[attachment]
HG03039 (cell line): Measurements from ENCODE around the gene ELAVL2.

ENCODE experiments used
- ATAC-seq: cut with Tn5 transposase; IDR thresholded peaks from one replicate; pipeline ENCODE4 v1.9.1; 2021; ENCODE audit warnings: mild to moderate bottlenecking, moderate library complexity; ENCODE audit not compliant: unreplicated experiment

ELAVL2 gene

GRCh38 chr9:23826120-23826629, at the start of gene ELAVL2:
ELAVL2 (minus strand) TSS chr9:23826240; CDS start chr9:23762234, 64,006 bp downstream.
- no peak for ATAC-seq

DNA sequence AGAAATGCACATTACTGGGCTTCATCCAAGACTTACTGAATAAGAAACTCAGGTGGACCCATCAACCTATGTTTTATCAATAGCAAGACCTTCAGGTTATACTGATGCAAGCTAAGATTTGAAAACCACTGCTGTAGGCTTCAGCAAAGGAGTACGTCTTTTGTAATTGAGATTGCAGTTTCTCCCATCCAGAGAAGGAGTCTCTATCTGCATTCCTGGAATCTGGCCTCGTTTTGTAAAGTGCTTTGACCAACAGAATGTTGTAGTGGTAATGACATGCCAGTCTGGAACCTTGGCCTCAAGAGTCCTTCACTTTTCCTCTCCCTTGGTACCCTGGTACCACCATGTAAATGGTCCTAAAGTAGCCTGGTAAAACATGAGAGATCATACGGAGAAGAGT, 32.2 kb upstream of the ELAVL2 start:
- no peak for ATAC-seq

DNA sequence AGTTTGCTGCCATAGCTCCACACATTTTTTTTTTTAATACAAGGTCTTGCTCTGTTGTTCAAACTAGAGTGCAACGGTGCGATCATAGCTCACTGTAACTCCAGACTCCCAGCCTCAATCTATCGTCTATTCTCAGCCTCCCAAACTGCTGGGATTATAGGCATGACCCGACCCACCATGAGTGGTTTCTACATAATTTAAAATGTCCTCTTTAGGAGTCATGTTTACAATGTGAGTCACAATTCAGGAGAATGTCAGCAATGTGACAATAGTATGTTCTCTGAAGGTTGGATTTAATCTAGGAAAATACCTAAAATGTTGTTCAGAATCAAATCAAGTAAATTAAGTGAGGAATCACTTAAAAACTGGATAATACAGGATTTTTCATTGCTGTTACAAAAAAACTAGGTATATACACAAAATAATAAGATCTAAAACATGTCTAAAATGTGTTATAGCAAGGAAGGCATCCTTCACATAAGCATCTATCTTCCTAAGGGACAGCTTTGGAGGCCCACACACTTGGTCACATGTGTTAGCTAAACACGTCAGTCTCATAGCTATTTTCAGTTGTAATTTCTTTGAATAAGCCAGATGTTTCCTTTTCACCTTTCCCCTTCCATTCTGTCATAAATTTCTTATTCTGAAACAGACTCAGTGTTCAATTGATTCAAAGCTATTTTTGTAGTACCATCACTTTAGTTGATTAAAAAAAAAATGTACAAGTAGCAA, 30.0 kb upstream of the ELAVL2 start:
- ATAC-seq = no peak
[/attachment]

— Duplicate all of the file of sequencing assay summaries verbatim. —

HG03039 (cell line): Measurements from ENCODE around the gene ELAVL2.

ENCODE experiments used
- ATAC-seq: cut with Tn5 transposase; IDR thresholded peaks from one replicate; pipeline ENCODE4 v1.9.1; 2021; ENCODE audit warnings: mild to moderate bottlenecking, moderate library complexity; ENCODE audit not compliant: unreplicated experiment

ELAVL2 gene

GRCh38 chr9:23826120-23826629, at the start of gene ELAVL2:
ELAVL2 (minus strand) TSS chr9:23826240; CDS start chr9:23762234, 64,006 bp downstream.
- no peak for ATAC-seq

DNA sequence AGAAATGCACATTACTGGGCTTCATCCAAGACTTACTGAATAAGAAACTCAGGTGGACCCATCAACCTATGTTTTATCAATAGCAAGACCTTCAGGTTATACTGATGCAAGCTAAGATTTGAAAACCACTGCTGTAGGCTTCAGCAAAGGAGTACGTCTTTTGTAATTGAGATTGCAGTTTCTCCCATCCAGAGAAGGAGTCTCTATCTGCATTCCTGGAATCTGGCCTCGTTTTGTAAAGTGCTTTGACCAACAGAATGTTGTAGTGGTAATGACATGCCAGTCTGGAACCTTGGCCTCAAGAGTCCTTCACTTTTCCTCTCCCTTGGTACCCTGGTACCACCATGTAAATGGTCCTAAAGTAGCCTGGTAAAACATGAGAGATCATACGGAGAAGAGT, 32.2 kb upstream of the ELAVL2 start:
- no peak for ATAC-seq

DNA sequence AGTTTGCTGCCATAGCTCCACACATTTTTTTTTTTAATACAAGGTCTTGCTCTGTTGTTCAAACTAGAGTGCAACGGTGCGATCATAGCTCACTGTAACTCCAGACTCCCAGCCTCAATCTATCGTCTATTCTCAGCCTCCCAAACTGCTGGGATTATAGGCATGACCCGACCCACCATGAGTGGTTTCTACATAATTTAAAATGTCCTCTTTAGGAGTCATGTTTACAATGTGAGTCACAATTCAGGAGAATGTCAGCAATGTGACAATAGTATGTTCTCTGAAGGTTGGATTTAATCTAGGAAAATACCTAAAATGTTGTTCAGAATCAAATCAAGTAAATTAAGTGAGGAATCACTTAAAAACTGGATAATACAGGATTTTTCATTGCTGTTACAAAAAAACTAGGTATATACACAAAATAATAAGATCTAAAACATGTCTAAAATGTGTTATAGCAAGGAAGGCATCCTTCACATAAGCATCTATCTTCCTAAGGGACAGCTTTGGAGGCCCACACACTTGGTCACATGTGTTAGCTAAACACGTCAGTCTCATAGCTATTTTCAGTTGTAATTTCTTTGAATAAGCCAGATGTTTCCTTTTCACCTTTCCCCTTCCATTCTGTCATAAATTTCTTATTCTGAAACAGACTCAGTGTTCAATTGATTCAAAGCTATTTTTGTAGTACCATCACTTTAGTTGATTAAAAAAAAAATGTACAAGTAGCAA, 30.0 kb upstream of the ELAVL2 start:
- ATAC-seq = no peak